The thing speaks for itself, doesn’t it? All the elements are satisfied, because the “defendant’s” non-corrupt explanation doesn’t hold water:

Whitefish officials have said that the company’s expertise in mountainous areas makes it well suited for the work and that it jumped at the chance when other firms were hesitating over concerns about payment. The company acknowledges it had only two full-time employees when Maria struck but says its business model calls for ramping up rapidly by hiring workers on short-term contracts.

But whatever “experience” Whitefish may have is entirely with the linemen that it’s been hiring at a rate of 10 to 20 per week since landing the contract. Whitefish Energy isn’t a utility firm, it’s just a hiring desk located over three thousand miles from the place where the workers are needed.

With Puerto Rico’s finances in tatters and the electrical grid shattered, why not call on the existing aid agreements? And why drop a mound of money on a firm that hasn’t responded to a hurricane, hasn’t worked in Puerto Rico, and actually has zero experience in repairing a failed electrical grid.

And then there’s this:

Before getting this contract, Whitefish’s largest contract was to install a single electrical line less than five miles long.

You can’t make this stuff up, because if you just made it up, it would be dismissed as too improbable for good fiction. Welcome to the kleptocracy. The people of Puerto Rico can at least take cold comfort from the fact that the next time a climate change enhanced hurricane hits the island, they won’t lose power, because they won’t have any to lose.

2+2=5

According to the New York Times, the Republicans are fearful that they won’t be able to get the numbers to add up to avoid making the tax deform bill subject to the filibuster:

President Trump said on Monday that he would oppose any effort to reduce the amount of pretax income that American workers can save in 401(k) retirement accounts, effectively killing an idea that Republicans were mulling as a way to help pay for a $1.5 trillion tax cut.

The directive, issued via Twitter, underscored a growing fear among Republicans and business lobbyists that Mr. Trump’s bully-pulpit whims could undermine the party’s best chance to pass the most sweeping rewrite of the tax code in decades.

Overhauling the tax code was never going to be easy given that it requires targeting lucrative and politically popular tax breaks to mitigate the magnitude of cuts Republicans are envisioning. Lawmakers must mitigate the revenue loss from those tax cuts in order to avoid a Democratic filibuster and pass a bill along party lines.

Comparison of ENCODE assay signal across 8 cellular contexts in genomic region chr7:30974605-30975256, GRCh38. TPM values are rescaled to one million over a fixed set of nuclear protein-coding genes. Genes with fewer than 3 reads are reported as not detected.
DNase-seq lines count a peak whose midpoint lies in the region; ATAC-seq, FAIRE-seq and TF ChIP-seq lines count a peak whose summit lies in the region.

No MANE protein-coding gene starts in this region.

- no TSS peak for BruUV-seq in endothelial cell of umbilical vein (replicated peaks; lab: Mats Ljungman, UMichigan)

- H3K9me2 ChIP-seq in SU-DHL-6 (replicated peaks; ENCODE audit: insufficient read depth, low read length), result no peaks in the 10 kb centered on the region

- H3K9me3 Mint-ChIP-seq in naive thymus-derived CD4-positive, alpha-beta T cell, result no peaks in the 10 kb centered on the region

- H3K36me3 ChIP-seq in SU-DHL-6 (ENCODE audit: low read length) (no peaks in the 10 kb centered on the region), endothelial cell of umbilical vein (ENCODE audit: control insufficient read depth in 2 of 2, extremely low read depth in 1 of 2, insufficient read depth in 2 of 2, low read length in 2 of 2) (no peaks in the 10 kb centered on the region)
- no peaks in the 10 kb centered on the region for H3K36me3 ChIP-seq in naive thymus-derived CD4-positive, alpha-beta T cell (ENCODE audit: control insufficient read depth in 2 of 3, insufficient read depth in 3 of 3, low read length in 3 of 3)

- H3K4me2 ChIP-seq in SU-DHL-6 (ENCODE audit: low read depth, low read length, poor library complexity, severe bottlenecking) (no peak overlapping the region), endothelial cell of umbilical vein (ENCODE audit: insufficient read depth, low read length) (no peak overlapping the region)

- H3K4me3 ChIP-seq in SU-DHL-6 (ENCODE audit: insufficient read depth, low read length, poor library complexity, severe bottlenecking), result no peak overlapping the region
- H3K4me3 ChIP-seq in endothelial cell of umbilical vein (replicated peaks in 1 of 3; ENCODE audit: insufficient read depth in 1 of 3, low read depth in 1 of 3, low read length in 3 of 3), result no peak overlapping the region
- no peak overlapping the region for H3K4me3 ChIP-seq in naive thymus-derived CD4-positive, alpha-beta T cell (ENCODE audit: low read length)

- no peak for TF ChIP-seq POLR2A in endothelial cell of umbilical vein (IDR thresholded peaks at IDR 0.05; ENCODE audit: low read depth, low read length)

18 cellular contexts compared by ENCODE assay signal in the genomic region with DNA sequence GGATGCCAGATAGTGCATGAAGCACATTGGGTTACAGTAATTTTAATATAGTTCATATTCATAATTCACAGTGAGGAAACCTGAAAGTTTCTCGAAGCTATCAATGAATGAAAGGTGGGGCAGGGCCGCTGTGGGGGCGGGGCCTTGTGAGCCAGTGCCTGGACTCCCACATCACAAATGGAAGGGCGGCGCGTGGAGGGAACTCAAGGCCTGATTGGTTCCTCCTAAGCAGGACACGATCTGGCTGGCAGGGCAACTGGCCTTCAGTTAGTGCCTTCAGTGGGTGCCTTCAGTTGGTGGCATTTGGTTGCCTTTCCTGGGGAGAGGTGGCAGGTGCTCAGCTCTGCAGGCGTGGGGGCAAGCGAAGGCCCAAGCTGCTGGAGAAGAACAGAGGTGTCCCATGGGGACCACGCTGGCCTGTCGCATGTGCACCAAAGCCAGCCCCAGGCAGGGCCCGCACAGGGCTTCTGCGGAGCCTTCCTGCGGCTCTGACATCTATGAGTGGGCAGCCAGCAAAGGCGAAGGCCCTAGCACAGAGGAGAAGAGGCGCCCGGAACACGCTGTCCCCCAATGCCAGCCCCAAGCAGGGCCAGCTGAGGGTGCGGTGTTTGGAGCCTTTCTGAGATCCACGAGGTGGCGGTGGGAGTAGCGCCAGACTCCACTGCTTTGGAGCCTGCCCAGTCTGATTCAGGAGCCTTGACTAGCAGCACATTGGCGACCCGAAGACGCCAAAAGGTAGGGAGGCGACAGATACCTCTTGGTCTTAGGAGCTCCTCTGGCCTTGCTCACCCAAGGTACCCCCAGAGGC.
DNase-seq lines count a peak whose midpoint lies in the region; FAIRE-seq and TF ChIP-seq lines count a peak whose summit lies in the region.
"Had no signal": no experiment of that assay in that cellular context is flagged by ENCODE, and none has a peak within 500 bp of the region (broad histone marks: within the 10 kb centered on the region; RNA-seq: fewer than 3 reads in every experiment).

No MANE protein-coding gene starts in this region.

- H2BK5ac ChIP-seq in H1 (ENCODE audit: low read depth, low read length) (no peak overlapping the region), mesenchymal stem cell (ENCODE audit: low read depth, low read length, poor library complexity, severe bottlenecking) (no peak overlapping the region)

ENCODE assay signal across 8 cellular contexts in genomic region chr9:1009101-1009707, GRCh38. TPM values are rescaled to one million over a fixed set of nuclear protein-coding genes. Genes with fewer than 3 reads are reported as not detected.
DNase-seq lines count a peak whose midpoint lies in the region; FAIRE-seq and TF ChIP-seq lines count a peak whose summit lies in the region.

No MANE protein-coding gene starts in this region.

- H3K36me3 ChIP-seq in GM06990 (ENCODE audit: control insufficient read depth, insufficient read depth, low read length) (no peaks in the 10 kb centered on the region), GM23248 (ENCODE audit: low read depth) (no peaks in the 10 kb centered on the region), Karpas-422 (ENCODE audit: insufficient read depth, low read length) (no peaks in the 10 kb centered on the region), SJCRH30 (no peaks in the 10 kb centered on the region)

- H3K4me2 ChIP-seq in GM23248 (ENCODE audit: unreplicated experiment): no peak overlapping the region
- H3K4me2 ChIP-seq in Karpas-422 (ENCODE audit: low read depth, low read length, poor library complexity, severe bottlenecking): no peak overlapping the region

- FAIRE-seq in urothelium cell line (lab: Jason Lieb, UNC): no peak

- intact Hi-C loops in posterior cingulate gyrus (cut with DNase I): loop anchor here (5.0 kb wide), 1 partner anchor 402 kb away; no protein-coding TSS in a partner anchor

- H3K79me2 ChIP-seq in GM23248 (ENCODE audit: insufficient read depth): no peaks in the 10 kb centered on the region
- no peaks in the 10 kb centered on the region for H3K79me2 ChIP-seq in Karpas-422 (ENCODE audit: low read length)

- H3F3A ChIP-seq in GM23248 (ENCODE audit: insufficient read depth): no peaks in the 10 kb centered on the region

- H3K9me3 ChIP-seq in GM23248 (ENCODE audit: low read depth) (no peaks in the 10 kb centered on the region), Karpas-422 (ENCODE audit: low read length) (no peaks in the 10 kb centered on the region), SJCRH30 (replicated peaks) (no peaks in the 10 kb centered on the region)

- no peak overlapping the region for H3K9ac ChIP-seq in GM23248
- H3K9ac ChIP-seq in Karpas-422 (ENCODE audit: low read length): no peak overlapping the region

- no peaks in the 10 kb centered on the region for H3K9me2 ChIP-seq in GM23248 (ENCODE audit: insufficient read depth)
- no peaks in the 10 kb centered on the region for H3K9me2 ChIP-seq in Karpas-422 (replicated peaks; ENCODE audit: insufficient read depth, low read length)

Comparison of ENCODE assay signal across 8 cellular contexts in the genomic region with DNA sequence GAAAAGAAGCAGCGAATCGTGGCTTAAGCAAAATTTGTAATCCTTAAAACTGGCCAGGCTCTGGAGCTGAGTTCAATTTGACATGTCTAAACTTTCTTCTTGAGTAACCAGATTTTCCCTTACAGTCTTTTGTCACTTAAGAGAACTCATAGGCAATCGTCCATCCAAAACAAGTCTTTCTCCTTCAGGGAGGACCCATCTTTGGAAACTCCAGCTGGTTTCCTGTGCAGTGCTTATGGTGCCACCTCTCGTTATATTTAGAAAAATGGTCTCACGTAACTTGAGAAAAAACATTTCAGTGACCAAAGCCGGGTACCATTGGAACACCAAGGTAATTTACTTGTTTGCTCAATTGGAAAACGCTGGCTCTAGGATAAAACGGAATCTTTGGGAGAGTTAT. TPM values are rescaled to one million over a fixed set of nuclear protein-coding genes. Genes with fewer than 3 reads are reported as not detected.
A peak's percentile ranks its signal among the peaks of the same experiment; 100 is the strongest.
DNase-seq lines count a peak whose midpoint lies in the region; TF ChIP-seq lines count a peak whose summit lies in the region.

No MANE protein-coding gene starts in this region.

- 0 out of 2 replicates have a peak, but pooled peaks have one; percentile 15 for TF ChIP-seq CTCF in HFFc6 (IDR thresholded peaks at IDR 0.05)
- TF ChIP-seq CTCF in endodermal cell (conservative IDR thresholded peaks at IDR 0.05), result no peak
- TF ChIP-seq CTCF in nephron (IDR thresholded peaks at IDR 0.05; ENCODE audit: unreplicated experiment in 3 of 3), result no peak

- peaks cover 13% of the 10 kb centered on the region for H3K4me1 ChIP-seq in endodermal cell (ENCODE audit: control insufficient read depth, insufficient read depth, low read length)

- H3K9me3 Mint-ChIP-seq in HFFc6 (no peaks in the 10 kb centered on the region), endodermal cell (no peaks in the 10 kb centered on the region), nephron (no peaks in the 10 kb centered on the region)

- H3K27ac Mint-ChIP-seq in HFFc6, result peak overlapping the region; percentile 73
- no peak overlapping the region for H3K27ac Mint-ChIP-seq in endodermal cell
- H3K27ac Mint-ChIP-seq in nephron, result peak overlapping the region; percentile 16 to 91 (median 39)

I just confirmed (through intensive googling) my memory that in 1984 poor Winston Smith ultimately convinces himself that Big Brother is right, and 2+2=5. Provided they can round up all the Republicans to vote for whatever abomination they ultimately settle on, the Republicans will indeed declare that 2+2=5. Despite the fact that every impartial observer will tell you they’re lying, they will insist that their bill is within the guidelines necessary to avoid the filibuster and they will sweep all Democratic objections aside. They may do it simply by declaring that the revenue gains from increased economic activity will make up for revenue lost to the billionaires, even though everyone will know they are lying, or they may simply declare outright that since 2+2=5, it stands to reason that subtraction is really addition. Maybe they’ll get General Kelly to announce the new arithmetical rules, now that we know we’re not allowed to question a four star general’s lies. Fox viewers will have no trouble believing that 2+2=5. It’s hardly a challenge considering what they’ve swallowed in the past. The press, including the Times, will report that some say 2+2=4 and some say 2+2=5, and it’s not their job to take sides, but certainly the Democrats are being unreasonable in their partisan insistence that 2+2 always and everywhere equals 4.

Part of the new reality into which we have entered is the new rule that only Republicans can employ the filibuster. If we retake the Congress and Presidency in 2020 it will be interesting to see if the Democrats merely take the death of the filibuster as a fait accompli, or decide to show the world how noble they are by once again giving the Republicans carte blanche to obstruct.